Cedar-Apple Rust is fairly easy to manage with fungicides that prevent basidiospores from infecting apple leaves. Fungicides should be applied to apple leaves while G. juniperi-virginianae is actively producing teliospores. This period lasts for several weeks during the spring.4,6,7 Today’s fungicides are cheaper and less damaging to the trees than the fungicides in the 1910’s and 20’s, which explains why laws on Cedar-Apple Rust were necessary in the early 20th century.2
However, Cedar-Apple Rust is also easily controlled without using chemicals, which is good news for small-scale growers or organic farmers. You can break the disease cycle by pruning galls from nearby Eastern Red Cedar trees or by cutting down those trees.1,4,6,9 There are also varieties of apple that are resistant to Cedar-Apple Rust.6,7,9 With these strategies, any infections that do occur will be limited infections that do not damage apple trees or their fruit. Orchardists can easily live with low levels of infection, since spores produced on apple trees cannot infect other apple trees.2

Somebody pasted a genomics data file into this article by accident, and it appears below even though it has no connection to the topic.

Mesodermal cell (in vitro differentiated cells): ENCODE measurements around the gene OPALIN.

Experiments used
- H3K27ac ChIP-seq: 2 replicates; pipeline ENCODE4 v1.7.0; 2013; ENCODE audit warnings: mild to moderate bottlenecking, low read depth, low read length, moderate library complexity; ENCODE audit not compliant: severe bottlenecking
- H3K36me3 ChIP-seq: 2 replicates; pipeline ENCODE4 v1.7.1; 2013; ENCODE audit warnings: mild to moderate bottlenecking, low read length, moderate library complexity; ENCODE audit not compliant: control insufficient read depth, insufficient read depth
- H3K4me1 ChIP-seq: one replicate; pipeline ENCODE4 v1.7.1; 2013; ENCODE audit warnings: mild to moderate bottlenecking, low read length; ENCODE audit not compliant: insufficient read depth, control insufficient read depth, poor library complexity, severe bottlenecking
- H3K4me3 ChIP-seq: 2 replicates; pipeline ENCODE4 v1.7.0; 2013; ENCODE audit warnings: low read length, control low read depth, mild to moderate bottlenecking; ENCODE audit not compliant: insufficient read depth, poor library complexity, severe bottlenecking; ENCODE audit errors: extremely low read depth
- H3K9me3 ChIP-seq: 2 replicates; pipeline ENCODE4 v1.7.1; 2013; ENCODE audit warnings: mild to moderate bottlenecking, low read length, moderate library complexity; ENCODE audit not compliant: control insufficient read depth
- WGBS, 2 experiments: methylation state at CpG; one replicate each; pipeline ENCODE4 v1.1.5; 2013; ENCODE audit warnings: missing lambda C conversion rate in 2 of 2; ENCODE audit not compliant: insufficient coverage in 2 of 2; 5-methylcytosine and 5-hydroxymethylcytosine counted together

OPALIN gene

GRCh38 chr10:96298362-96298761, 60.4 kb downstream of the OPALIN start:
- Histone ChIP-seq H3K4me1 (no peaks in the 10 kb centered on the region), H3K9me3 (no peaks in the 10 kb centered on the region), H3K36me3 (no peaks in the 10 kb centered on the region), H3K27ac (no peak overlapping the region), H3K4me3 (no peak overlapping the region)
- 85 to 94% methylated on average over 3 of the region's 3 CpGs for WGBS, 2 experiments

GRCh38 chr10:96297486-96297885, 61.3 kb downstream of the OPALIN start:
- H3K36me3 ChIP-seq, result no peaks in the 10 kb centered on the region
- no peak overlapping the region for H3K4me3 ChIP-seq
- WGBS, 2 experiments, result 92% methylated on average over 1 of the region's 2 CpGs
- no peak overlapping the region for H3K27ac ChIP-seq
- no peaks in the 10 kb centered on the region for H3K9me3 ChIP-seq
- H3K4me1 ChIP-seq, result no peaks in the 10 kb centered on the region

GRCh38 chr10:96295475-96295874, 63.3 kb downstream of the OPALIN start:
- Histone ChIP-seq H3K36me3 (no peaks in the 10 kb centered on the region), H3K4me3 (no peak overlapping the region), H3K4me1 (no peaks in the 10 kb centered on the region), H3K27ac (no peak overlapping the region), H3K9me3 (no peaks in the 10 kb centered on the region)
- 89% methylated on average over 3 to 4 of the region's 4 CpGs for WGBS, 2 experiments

Taxonomy and Similar Species
G. juniperi-virginianae belongs to the order of rust fungi, Pucciniales. Most rusts have multiple spore types and infect two hosts, so Cedar-Apple Rust’s complex life cycle is normal compared to its relatives.1,4 There are a few closely related species that can infect both Eastern Red Cedar and apples, but these have smaller spore horns and broader host ranges. G. globosum is known as Cedar-Hawthorn Rust and infects apples, pears, quince, and serviceberry. G. clavipes is known as Cedar-Quince Rust and infects those hosts listed above as well as: other species in the rose family, flowering quince, mountain-ash, chokeberry, photinia, and cotoneaster.6,10
|Common Name||Cedar-Apple Rust||Eastern Red Cedar||Apple|